Academic journal article American Journal of Law & Medicine

Surviving Preemption: The Importance of Chapter 58 in the Context of America's Health Care Crisis

Academic journal article American Journal of Law & Medicine

Surviving Preemption: The Importance of Chapter 58 in the Context of America's Health Care Crisis

Article excerpt


Amidst a lavish ceremony in Boston's Faneuil Hall on April 12, 2006, Massachusetts Governor Mitt Romney signed into law Chapter 58 of the Acts of 2006: An Act Providing Access to Affordable, Quality, Accountable Health Care.1 At that time, Chapter 58 represented the most comprehensive state health reform ever passed in the country, and the first with the potential to provide near universal health coverage.2 Since Romney signed Chapter 58, it has been the focus of a great deal of national media attention. Other states are evaluating whether Chapter 58's complicated bipartisan formula could be effective within their borders, and Romney plans on basing his presidential campaign to a large extent on Chapter 58's potential as a model for national health reform. However, Chapter 58 faces a potential legal challenge under the preemption clause of the federal 1974 Employee Retirement Income Security Act (ERISA).3 In part, ERISA acts to limit the burden on employee benefit plans established by multi-state employers from state regulation.4 Chapter 58 relies on employer contributions as a source of revenue for the increased coverage prescribed by the legislation.5 The provisions that outline this requirement, the Fair Share Contribution6 and the Free Rider Surcharge,7 are those at risk of preemption. Legislative history, recent court decisions, and public policy suggest, however, that Chapter 58 will sidestep the ERISA pitfalls that have trapped previous state health reform initiatives.

Part I of this note will provide an overview of ERISA's preemption clause. Part II of this note will provide an overview of Chapter 58 with particular emphasis on the two key prongs of employer responsibility: the Fair Share Contribution and the Free Rider Surcharge. Part III of this note will analyze Chapter 58's employer responsibility provisions in light of the ERISA preemption clause, trends established by recent court decisions, and public policy. Ultimately if Chapter 58 is faced with an ERISA challenge, Part IV will conclude that a court is likely to uphold the legislation's employer responsibility provisions.


The Employee Retirement Income security Act (ERISA) was enacted by Congress in 1974 under the authority of the Commerce Clause.8 The legislation was designed to impose federal standards on employee pension plans, an area traditionally regulated by the states.9 At the last minute, Congress also decided to expand the legislation and prohibit state laws governing all types of employee benefit plans.10 The intention of the expanded prohibition was to disallow states from interfering with the creation of uniform benefit plans by multi-state employers.11 In that vein, section 514(a) of ERISA contains a preemption provision that precludes all state laws to the extent that they mandate the creation of ERISA plans or "relate to" existing employer sponsored health plans.12 Normally, uniform standards are established when the federal government usurps state regulation, and this is exactly what ERISA provided with respect to pension plans.13 However, the federal government declined to do so for many of the other benefits the legislation precluded in its final form. Unfortunately for state health policy makers, this includes health benefit plans.14 The result "is a law that precludes state regulation of ERISA health plans without substituting federal standards, leaving the plans in a regulatory vacuum."15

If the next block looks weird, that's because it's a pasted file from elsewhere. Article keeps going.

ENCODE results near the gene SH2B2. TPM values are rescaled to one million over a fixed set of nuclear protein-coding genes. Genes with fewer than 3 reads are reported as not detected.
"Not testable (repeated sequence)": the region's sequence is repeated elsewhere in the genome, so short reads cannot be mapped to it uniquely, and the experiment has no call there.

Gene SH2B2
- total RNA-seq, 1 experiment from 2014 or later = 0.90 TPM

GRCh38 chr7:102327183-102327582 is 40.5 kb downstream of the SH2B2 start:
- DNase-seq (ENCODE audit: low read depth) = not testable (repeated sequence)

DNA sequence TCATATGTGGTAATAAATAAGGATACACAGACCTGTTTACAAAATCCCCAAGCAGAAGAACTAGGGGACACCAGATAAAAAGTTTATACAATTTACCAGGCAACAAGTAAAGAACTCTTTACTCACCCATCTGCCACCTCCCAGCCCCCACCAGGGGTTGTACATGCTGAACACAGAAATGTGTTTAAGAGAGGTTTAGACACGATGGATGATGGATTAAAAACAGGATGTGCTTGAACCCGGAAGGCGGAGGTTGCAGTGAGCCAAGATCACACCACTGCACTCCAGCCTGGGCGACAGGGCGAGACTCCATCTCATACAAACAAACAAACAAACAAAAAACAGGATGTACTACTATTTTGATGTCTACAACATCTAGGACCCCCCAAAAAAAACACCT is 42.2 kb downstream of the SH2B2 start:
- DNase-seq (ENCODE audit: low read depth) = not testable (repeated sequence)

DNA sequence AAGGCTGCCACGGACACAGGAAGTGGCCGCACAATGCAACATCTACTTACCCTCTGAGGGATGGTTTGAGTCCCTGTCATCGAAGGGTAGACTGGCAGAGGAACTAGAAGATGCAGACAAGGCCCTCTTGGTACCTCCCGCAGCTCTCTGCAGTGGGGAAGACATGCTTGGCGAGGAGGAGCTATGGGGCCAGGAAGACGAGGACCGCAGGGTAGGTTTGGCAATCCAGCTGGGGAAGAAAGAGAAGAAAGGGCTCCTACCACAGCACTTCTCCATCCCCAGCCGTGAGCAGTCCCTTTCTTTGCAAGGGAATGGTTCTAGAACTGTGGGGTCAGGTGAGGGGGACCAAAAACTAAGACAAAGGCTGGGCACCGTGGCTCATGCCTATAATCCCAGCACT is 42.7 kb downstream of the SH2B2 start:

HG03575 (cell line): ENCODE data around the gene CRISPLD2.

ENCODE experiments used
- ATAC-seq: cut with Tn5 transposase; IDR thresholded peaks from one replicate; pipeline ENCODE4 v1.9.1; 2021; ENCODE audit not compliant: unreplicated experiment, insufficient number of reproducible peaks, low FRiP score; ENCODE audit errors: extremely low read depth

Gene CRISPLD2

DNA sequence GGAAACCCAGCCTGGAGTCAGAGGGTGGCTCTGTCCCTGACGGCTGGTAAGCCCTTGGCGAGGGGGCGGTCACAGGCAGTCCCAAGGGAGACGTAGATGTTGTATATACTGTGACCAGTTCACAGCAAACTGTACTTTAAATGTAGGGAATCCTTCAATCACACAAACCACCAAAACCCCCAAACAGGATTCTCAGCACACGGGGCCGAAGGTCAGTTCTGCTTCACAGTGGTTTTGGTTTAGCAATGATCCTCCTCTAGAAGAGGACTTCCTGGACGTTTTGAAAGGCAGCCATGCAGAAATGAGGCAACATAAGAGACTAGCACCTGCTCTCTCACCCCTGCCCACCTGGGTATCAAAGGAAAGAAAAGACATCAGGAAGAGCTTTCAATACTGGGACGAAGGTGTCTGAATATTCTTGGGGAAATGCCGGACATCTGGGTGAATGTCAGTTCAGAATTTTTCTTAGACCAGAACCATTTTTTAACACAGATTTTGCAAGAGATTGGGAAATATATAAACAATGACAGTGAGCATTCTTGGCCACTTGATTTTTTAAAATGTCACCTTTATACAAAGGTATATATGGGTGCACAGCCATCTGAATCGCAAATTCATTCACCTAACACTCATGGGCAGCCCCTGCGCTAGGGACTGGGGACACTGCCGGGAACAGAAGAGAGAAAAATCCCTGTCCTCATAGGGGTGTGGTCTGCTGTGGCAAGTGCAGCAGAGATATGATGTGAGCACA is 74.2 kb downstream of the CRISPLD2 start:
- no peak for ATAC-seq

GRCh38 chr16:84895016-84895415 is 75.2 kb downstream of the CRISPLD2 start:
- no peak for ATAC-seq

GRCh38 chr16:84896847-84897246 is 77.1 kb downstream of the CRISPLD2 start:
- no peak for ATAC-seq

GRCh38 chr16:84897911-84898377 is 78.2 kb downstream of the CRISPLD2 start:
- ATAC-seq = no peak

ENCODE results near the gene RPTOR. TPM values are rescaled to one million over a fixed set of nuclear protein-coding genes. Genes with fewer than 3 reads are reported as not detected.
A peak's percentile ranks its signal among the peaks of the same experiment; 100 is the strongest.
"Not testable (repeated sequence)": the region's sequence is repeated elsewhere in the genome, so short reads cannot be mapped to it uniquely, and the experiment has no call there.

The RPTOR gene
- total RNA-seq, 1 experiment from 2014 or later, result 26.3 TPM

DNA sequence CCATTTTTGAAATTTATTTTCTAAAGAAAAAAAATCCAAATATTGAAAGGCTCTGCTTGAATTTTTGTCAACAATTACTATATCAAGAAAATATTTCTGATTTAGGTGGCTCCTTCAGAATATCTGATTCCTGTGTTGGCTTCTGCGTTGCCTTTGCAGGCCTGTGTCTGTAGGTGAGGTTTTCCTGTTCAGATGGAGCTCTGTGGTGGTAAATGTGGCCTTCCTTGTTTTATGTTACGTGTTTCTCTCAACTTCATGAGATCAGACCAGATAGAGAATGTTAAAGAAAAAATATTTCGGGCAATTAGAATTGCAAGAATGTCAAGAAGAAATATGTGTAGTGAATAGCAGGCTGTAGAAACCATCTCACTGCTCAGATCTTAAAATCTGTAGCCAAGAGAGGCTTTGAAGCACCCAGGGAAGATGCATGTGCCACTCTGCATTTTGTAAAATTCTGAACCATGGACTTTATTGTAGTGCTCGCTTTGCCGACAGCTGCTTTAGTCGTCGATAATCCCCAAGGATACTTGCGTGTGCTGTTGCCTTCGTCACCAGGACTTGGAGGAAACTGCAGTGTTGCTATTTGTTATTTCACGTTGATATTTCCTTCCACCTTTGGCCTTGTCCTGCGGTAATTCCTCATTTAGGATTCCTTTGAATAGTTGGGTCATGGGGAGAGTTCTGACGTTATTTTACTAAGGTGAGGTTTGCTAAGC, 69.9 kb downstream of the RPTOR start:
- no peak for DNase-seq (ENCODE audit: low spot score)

Generally, if a state law is not automatically prohibited for mandating the creation of ERISA plans, courts ask four questions to determine whether the law should be preempted by ERISA. First, as a preliminary matter, the court must determine whether the existing employee benefit plan in conflict with the state law constitutes an ERISA plan.16 This threshold is low; most welfare benefit plans qualify as an ERISA plans.17 In the health context, the term "welfare benefit plan" is defined as any plan, fund, or program established by an employer to provide employees with medical, surgical, or hospital care benefits or benefits in the event of sickness, accident, disability, or death. …

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